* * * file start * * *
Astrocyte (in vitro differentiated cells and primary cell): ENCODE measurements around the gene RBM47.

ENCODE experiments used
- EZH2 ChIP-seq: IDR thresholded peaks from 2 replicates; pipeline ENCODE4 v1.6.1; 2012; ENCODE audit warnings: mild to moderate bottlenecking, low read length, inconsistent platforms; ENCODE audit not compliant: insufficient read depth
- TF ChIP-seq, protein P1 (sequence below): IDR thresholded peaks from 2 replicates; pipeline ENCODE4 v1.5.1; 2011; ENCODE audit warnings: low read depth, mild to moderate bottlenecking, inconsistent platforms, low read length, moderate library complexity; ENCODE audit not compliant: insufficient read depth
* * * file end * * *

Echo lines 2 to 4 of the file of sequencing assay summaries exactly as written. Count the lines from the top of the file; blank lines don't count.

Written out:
ENCODE experiments used
- EZH2 ChIP-seq: IDR thresholded peaks from 2 replicates; pipeline ENCODE4 v1.6.1; 2012; ENCODE audit warnings: mild to moderate bottlenecking, low read length, inconsistent platforms; ENCODE audit not compliant: insufficient read depth
- TF ChIP-seq, protein P1 (sequence below): IDR thresholded peaks from 2 replicates; pipeline ENCODE4 v1.5.1; 2011; ENCODE audit warnings: low read depth, mild to moderate bottlenecking, inconsistent platforms, low read length, moderate library complexity; ENCODE audit not compliant: insufficient read depth